Stop Pressing Snooze — Here’s How to Become a Morning Person


When you’re a night owl who thrives in the wee hours, springing out of bed come the morning isn’t a natural feeling. In fact, research has shown your body clock is responsible for controlling for many of your daily behaviours. Your chronotype — a person’s circadian typology or the individual differences in activity and alertness in the morning and evening — also decides when melatonin is released.

For example, night owls can experience a release of melatonin around 10pm, which means they might not feel tired enough to sleep until 2am. Morning larks, on the other hand, experience an increase of melatonin around 6pm, which means they’ll begin to feel tired by 9pm.

Other factors that influence your body clock type include your genetics, schedule and lifestyle, as per The Conversation, which means you can make a change to your night owl habits with your lifestyle choices. These simple changes can help you find your inner morning lark…

— Create a morning and evening routine

Establishing a solid morning and evening routine will give you the biggest chance of success when it comes to changing your night owl ways. Using the evening to prep for the next day will make getting up even easier. A few habits you can implement include making your lunch for work (should you be working in the office), picking out an outfit and having your bag packed for the day.

This way, the only thing you have to do come the morning is get out of bed, shower (if you prefer a morning wash) and get dressed. Done!

— Exercise as soon as you wake up

Booking in for an early morning workout class or making a commitment with a friend to go for a walk or run together means you have to get out of bed as soon as your alarm goes off, otherwise you’ll be letting down a friend or missing a class that you’ve paid for. Sometimes we literally have to trap ourselves into a routine, otherwise, we won’t do it.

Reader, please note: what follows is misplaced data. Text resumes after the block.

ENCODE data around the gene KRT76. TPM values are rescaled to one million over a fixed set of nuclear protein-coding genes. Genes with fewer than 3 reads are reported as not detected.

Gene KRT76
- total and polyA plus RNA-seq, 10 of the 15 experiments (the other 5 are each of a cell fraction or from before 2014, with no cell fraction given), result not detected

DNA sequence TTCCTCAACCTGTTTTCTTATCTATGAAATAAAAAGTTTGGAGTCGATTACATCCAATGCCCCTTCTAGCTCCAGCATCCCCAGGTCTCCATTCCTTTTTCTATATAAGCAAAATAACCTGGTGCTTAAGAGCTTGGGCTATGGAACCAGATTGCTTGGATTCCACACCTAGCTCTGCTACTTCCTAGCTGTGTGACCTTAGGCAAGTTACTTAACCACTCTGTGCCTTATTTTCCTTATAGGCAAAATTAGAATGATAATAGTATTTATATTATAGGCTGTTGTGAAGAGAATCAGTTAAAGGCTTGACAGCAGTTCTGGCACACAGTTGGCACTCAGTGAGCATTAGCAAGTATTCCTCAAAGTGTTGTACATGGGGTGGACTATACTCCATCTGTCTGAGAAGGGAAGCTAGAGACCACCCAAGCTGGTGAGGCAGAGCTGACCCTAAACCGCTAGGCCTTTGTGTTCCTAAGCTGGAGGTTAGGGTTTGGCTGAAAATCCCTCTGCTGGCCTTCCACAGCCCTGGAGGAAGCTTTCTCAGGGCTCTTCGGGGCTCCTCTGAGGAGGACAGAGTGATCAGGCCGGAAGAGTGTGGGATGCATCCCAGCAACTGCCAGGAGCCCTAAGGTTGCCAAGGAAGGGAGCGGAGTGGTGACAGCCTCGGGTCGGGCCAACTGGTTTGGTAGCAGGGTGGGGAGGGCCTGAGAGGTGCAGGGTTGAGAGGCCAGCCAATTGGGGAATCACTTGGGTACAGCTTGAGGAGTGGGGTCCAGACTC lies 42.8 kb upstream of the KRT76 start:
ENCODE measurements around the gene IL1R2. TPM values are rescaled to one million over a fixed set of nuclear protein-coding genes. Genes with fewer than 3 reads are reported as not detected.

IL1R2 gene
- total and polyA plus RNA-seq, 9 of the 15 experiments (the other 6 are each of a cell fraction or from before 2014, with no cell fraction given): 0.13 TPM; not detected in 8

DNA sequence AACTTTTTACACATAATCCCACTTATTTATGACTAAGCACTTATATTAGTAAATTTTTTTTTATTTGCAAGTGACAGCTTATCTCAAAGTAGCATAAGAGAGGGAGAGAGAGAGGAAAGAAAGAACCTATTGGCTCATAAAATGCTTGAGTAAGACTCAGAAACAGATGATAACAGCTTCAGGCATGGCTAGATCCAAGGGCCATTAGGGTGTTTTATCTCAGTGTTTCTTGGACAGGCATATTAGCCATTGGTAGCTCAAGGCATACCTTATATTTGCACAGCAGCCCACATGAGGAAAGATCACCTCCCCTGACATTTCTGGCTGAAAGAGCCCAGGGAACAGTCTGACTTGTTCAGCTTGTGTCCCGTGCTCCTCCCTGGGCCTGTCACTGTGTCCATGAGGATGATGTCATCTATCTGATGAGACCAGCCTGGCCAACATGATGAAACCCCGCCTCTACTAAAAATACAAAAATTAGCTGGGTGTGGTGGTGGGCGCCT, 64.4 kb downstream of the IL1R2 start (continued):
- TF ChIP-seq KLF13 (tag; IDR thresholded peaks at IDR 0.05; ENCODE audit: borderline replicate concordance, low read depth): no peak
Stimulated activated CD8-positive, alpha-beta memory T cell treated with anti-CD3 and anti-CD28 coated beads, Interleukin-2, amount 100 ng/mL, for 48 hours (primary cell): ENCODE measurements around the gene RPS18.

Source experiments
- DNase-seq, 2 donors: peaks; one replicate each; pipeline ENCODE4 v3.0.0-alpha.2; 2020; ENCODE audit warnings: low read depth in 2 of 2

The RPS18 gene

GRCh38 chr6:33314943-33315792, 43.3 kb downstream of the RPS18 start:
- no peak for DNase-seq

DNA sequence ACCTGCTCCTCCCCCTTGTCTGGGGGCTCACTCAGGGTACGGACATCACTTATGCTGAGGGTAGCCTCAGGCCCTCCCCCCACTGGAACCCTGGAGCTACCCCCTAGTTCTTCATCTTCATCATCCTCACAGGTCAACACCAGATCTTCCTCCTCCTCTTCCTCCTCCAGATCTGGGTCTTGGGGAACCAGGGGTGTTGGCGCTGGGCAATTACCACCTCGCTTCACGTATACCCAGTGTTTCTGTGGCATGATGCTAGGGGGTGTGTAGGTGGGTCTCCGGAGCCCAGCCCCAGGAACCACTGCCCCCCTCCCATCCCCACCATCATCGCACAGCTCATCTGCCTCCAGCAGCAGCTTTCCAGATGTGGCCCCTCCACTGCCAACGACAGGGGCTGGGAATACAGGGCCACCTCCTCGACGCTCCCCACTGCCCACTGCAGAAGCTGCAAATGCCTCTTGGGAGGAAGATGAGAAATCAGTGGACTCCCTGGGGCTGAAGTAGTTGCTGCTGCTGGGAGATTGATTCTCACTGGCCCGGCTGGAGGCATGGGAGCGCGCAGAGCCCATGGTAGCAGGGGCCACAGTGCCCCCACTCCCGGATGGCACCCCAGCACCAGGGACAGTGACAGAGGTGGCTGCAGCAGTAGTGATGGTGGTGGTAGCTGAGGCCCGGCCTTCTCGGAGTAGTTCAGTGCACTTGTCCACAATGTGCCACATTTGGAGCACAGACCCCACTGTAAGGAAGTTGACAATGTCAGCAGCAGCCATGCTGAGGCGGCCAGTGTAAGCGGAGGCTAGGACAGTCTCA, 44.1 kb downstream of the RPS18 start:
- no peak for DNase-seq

Getting out of the house first thing and exposing yourself to morning sunlight is also great for your body clock and positively impacts your sleep. The National Sleep Foundation explains: “Exposing your body to the sun will not only help alert the brain and set you in motion, it will also help you sleep later on.”

— Stop pressing snooze

The snooze function is the enemy of night owls as it lulls you into a false sense of security. Snoozing for just five more minutes soon turns into half an hour if you’re not careful. Get out of this habit completely by setting two alarms five minutes apart — the first alarm is to wake you up and the second means you must get out of bed.

— Have something to look forward to

It could be as simple as your morning coffee, but having something to look forward to the next day will make it slightly easier to remove yourself from your warm bed. Organise a coffee date with a friend, buy the ingredients to make a delicious brekkie or simply think of that first cup of steaming caffeine — whatever you need to get going.

— Get up at the same time every day

Training your body to rise at the same time every day means you won’t need an alarm clock in the long run. When you create a routine of going to sleep and waking up at a similar time every day, you might notice that you start waking up a few minutes before your alarm goes off.

This is your internal clock adapting to your lifestyle, which means you’re succeeding in trying to change your habits. While hitting the hay when you still feel wired might be hard at first, stick with it and your body will adapt.

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